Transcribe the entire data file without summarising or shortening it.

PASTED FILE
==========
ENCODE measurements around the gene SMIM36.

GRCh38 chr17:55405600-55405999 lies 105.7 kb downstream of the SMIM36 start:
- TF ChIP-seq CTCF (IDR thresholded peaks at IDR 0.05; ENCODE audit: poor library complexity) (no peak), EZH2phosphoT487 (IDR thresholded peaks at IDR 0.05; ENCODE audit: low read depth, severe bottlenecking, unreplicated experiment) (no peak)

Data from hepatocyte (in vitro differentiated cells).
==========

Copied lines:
ENCODE measurements around the gene SMIM36.

GRCh38 chr17:55405600-55405999 lies 105.7 kb downstream of the SMIM36 start:
- TF ChIP-seq CTCF (IDR thresholded peaks at IDR 0.05; ENCODE audit: poor library complexity) (no peak), EZH2phosphoT487 (IDR thresholded peaks at IDR 0.05; ENCODE audit: low read depth, severe bottlenecking, unreplicated experiment) (no peak)

Data from hepatocyte (in vitro differentiated cells).